Since last weekend Coco has been feeling bad, not sick just tired and always out of breath. I was thinking it was mainly due to the pregnancy except I was feeling a little tired too. Monday my chest was tight and that never good sign of coughing was coming on. I was then concerned she may be catching a cold and I may too.
I went to an website for expats in Shanghai and found a current thread talking about the air quality. Aparently we were not the only ones having problems. Shanghai is a large city in a country that is trying to clean up its environment, but not making that much headway due to all the progress of a growing county and economy. Shanghai has always been known for poor air quality, but this past week has been very very bad. Despite my tight chest, taste of blood in the back of my throat, and my wife’s constant problems catching her breath I found proof of how bad the problem is.
Expats here in Shanghai were complaigning of their carbon monoxide dectors going off every 30 minutes. Now I know if this were the actual case then people would be dropping like flies around here as this is a very poisionous and deadly gas. One person stated the sensors everyone had and was complaigning about going off (there were about 5 or 6 people complaigning of this!) was due to the machines being out of calibration due to dust, greese, dirt, and household polutents that interfer with the sensors. But still everyone here is complaigning about bad smells, poor breathing, and feeling ill… this points to a real problem.
One person was kind enough to point out a website that measuers and posts the air quality for Shanghai every day, and you can search dates for historical reference too. So me being the research hound I am, thanks to my college degree, I compiled a series of charts and formulas to track the air quality since I have come to Shanghai. The stats come from the Chinese government so I hope they are accurate. I have compiled the historical data based on 3 figyres PM10, SO2, NO2. PM10 is the measure of particle matter above 10 microns in the atmosphere, this is mainly soot from factories, cars, busses, burning farmer’s fields, construction dust, and things like that. SO2 is sulfur dioxide, it is the stuff that causes a stink, becomes caustic when mixed with hydrogen (acid rain) and causes dry and irritated eyes, tight lungs, and burning in soft tissue if the levels are high enough. NO2 is nitrogen dioxide, it is the gas that if high enough will cause real damage as it is toxic in higher levels. It is colorless and orderless but causes headaches, nausia, and can not be tolerated for long periods.
In China they have followed guidelines similar to those in the US published by the EPA. Here they have 3 classes, <50 is class 1, <100 and >50 is class 2, and <200 and >100 is class 3, what is disturbing is on the website they actually have a measurement of >200 which would be almost certainly hazardous to anyones health. So doing my homework and brushing off some old Excel skills I came up with an interesting tool for finding out how bad the air here in Shanghi really is, or isn’t.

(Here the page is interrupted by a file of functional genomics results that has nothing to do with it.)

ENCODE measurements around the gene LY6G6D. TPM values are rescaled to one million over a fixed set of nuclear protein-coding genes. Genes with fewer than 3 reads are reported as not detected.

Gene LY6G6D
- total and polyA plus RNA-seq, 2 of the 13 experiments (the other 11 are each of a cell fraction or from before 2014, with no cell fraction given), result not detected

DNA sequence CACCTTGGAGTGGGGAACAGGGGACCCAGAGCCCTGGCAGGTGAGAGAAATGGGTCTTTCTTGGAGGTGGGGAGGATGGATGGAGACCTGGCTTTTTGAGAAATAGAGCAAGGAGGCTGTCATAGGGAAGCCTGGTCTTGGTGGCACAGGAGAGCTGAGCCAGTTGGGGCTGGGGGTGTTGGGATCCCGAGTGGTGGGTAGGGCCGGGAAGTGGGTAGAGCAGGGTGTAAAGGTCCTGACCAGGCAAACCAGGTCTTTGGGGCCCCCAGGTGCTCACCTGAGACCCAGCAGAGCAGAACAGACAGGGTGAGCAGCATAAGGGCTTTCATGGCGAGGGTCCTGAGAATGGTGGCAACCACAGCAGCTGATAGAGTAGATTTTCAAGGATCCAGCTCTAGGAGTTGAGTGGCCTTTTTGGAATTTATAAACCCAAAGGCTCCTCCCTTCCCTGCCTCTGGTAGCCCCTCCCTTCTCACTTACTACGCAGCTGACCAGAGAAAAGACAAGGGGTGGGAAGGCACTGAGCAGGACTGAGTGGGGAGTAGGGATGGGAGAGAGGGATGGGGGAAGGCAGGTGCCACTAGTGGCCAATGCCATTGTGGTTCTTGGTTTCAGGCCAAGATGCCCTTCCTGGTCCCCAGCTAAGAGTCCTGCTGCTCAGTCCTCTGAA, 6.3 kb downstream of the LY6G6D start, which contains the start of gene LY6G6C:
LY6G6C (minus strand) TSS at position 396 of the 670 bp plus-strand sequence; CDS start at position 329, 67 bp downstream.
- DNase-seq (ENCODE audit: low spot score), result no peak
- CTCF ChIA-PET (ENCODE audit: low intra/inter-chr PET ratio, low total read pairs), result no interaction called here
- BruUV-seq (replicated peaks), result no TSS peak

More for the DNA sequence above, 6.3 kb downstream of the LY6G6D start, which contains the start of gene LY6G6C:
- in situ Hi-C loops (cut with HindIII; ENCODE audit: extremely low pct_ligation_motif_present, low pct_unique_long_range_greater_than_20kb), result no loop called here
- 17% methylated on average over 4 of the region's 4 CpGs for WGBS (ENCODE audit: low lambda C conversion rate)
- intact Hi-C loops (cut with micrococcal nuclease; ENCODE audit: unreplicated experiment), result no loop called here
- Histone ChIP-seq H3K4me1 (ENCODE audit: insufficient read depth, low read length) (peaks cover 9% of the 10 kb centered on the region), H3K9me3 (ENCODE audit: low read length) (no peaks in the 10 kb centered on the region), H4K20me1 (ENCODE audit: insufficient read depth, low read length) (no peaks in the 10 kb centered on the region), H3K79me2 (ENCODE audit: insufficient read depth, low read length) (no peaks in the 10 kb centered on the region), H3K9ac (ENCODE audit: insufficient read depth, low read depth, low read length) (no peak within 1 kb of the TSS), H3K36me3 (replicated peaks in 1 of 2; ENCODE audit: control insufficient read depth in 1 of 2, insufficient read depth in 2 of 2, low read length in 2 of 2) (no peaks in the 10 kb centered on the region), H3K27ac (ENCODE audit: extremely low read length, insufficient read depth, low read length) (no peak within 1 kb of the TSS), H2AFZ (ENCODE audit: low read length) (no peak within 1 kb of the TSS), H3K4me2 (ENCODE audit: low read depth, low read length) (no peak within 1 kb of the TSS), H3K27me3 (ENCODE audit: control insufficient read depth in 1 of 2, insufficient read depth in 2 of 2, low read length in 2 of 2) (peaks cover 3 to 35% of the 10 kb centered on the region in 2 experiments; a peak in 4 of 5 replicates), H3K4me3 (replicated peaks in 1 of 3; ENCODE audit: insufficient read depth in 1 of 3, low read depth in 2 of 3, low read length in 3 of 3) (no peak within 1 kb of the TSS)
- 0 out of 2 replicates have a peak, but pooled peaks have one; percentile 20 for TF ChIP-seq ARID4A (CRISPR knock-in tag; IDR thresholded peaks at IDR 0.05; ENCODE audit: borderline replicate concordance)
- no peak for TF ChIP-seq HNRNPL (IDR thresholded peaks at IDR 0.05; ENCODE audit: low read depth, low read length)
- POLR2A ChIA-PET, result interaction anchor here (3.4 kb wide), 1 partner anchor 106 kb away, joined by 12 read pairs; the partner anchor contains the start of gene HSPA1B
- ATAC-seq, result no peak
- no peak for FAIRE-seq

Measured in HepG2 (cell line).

These measurements cover the past 252 days, just a little longer then I have been in Shanghai as I moved here in the middle of March and not March 1st. For the month of November so far the average PM10 reading is 98.7, SO2 is 65, and NO2 is 53.6. Four of the past seven days were over 100 for PM10, and only one day of the past seven was even relatively close to the 50’s as the rest were not far from 100 at all. This means there is a large amount of physical mater in the air here, making it gritty and sooty. SO2 levels for the month are also well above the 50’s making the air acidic and smelling bad. Only three of the past seven days has NO2 readings in the normal 50’s range while the rest were almost as high as the SO2. Conclusion… November is a very bad month to be breathing air in Shanghai so far! As for causes, the expat website was stating a low pressure system hanging over the region, farmers burning their fields, winter dry air allowing more particles to float longer in the air, etc, etc.
Since March 1st there has only been 64 of the 252 days that have had normal PM10 levels, and the other polutents levels are tied to PM10 meaning if it is high usually the others follow suit. Conversly there were 27 days of polutents above the 100 mark for PM10, but fortunately no days of SO2 or NO2 above 100. The number of days where the levels were between 51 and 100 were alarmingly high, 161 for PM10, 88 for SO2, and 22 for NO2. So what does all this really mean? I haven’t begun to investigate American cities I lived in for a comparison yet, but I intend to. The one thing that does concern me is the long term health effects this bad air will have on my wife and myself, and our new child who will be here in a couple of months. I know raising a child in such air can lead to asthma and other problems. It concerns me on many levels as I have to worry for others then myself now. I really hope the trends I have identified over the past 252 days can be countered by better governance and regulation of polutant contributors here in Shanghai soon.